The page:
Lucy’s on a Plate, Ambleside, January 2017

A change to normal procedures. We find ourselves at Lucy’s on the last night of our holiday, instead of the first. This was by design, as we wanted to indulge on our last night, after plenty of walking.

A simple starter tonight, tasty toasted pittas with houmous, olives and sun dried tomatoes. Light and flavoursome.

Eventually some beer arrived. The Coniston brews were all out of stock (a crime given that they are just a short drive down the A593). I ordered a Hawkshead Lakeland Gold and a Red turned up instead. It had been a long enough wait already, so I had that instead.

On to the main event, a nice piece of crispy skinned salmon with saffron mash, tender stem broccoli and roasted tomatoes. Very nice indeed.

Mrs MOFAD had this very nice prosciutto wrapped chicken dish:-

You have to finish things off with a pudding here, and it was sticky toffee pudding and two spoons. Moist and delicious.

A lovely meal at Lucy’s as usual, we shall always be back. It’s just a matter of when. Another great week in the Lakes comes to an end…

Boo to the 555

This is not food and drink related, but it’s my blog, so there.

It’s a quick rant about a bus. Today we did a walk along the eastern side of Thirlmere, arriving at The King’s Head Hotel in time for a late lunch. It was a little later than planned, but that was ok. It was always our intention to get the bus back to our starting point at the southern end of Thirlmere.

The 555 is the “main” bus through Cumbria, running from Lancaster to Kendal and then following the A591 through Windermere, Ambleside, Rydal, Grasmere, Thirlmere and on to Keswick. Whenever you are in Cumbria, you will always see a 555. Whenever we passed one it was a bit of a running joke to exclaim “555!”

The Lake District National Park Authority are always on at visitors to “leave the car behind” and to “enjoy the views without worrying about traffic or parking and help the environment”. We are all for that.


We were all for that. Until we got on the 555, to take us from The King’s Head Hotel, Thirlmere down to Wythburn Church. A journey of 3 miles along a main road, which takes around 6 minutes.

This journey cost us £3.50 each. So why would we ditch the car? Even at some of the most expensive car parks in Cumbria (and there are plenty of these, lots of them have credit card machines) you can usually park for less than £7 for the whole day.

I did tweet Stagecoach about this (operators of the 555):-

Dear @StagecoachCNL

How on earth can you justify a bus fare of £3.50 for a journey of 3 miles/6 minutes on the 555 alongside Thirlmere?

They couldn’t justify it. All they did was to confirm that the fare was correct. Correct it may be, but surely it’s not right? How does that encourage the use of public transport?

Anyway, mini rant over, back to wittering on about food and drink…

The King’s Head Hotel, Thirlmere, January 2017

Tropical storm Desmond brought us here.

After the utter devastation that December 2015 brought to many parts of Cumbria, the county was almost cut in half by the closure of the A591 between Grasmere and Legburthwaite, due to parts being washed away near Dunmail Raise and landslip alongside Thirlmere. In 2009 it was voted “Britain’s favourite road”. In 2016 it was the subject of major works in order to get it back open again.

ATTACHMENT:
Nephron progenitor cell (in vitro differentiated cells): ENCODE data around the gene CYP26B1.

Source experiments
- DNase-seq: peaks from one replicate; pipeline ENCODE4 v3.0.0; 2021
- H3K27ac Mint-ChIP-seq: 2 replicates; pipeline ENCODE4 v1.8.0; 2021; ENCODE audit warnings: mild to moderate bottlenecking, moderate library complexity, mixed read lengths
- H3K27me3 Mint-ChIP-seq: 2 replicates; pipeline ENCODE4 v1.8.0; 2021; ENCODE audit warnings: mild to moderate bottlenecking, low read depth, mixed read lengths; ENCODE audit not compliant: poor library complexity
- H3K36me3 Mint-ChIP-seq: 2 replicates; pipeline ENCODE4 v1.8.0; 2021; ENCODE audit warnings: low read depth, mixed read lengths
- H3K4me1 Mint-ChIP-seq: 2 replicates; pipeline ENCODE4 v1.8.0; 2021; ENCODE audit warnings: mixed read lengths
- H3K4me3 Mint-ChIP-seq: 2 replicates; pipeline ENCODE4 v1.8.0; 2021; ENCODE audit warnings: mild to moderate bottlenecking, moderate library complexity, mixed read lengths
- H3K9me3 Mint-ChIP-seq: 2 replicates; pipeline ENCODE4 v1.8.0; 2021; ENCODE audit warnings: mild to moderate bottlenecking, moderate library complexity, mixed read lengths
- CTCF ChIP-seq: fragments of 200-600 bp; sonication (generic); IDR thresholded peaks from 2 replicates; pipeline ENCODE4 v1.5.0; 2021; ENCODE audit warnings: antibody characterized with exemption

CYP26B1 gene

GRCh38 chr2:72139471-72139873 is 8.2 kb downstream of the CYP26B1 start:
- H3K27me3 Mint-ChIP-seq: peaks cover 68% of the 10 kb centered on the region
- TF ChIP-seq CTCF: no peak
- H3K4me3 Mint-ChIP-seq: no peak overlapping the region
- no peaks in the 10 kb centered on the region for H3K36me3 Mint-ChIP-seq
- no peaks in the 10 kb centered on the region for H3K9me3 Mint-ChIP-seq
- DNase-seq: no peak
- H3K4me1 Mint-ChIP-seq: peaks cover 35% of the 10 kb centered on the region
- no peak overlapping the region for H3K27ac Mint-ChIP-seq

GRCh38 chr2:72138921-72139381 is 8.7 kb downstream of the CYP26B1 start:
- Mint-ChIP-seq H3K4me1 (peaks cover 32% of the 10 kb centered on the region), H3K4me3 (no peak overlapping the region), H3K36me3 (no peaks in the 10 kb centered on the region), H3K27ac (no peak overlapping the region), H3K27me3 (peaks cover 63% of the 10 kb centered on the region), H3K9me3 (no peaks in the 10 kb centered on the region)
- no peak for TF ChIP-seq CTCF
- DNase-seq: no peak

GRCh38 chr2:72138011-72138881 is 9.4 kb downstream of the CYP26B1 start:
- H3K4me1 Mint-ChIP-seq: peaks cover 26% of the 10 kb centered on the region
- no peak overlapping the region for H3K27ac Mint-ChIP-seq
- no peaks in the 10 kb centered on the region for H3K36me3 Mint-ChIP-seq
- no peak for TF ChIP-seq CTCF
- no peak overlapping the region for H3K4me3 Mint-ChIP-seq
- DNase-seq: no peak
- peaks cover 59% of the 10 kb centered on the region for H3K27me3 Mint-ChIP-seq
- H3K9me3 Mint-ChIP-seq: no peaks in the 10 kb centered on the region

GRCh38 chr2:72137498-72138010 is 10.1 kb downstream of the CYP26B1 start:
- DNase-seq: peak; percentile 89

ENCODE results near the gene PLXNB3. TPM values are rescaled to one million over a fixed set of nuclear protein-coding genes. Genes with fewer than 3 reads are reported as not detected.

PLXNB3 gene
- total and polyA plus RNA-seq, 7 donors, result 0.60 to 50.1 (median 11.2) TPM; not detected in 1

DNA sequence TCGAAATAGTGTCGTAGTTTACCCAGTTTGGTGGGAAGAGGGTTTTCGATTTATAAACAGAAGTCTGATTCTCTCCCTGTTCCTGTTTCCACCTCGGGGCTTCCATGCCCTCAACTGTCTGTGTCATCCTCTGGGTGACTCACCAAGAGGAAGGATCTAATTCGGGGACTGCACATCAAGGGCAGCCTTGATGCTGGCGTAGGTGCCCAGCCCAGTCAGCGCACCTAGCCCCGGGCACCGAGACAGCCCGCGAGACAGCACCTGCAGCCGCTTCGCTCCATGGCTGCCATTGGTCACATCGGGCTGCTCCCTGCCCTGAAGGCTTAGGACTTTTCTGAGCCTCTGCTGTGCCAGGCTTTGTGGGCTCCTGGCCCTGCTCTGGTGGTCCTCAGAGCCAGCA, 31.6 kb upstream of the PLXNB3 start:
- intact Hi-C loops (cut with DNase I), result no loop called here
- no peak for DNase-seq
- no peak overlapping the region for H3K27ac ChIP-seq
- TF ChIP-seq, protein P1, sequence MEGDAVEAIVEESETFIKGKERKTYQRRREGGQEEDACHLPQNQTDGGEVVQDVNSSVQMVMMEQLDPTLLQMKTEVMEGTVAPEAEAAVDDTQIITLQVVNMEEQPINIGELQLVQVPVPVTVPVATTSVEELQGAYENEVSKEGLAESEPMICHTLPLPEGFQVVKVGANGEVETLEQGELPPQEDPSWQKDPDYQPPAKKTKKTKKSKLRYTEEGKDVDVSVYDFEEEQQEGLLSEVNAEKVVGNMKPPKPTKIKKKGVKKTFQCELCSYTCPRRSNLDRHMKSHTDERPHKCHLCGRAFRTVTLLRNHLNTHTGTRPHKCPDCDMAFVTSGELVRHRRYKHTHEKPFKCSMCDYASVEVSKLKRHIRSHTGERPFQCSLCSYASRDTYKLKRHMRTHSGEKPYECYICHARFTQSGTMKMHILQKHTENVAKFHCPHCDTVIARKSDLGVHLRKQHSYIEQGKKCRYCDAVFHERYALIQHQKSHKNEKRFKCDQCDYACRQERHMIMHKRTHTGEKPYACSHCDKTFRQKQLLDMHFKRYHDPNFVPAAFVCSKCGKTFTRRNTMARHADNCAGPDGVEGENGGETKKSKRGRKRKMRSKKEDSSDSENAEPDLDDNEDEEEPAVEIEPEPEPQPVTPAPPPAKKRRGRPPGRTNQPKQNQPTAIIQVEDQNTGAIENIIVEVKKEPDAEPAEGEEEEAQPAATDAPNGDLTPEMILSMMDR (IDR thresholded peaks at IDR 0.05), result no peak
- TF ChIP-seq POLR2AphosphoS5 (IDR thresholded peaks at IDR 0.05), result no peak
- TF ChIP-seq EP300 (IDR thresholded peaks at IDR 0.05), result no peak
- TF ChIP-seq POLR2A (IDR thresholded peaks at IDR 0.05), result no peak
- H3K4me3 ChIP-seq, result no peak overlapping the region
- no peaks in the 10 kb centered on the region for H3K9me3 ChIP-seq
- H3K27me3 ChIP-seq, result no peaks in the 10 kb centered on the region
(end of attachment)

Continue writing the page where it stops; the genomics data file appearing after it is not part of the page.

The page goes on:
It reopened in May 2016, and in June 2016 we drove down some of it in order to get to a walk on the west side of Thirlmere. From the west side you could see across Thirlmere and get glimpses at all of the work that had done over the previous six months, as well as seeing some of the damage, the tiny trickles that have since turned into ravines.

Fast forward to today, and we had a walk that started from the Steel End car park at the south western corner of Thirlmere. Owned by the evil empire of United Utilities, it is still free to park in, their way of giving something back to the county. We walked along the eastern edge of Thirlmere, along many newly made and restored paths. The devastation was there to see in close up.

At the end of our walk, we found ourselves at The King’s Head Hotel in Thirlmere. It is one of those handy establishments that doesn’t stop serving food at 2pm, which was just as well as we didn’t get here until some time after that. We have been here once before, but just to park before our ascent of Thirlmere…

Off to the bar first, and time for a former Lakeland classic (now part of the Marston’s empire), Cocker Hoop by Jennings Brewery, a classic bitter golden ale.

Food next, and somewhere between the order being taken and heading off to the kitchen, my ham and cheese panino turned into bacon and brie, which is essentially just ham and cheese by another name. It was very nice, but not what I ordered. At this time, I was too tired to debate the matter, so tucked in. Nice side salad and always good to see some classic pickle on the plate too.

By this point, we had some time to kill before we caught the bus back to our starting point, so it was time for a coffee, a most unusual thing for me in a pub!

The story of the bus will follow in a moment, but The King’s Head is a great place for lunch if you are in the area – there aren’t many options to choose from, so it’s always nice that the option that you have is a good one.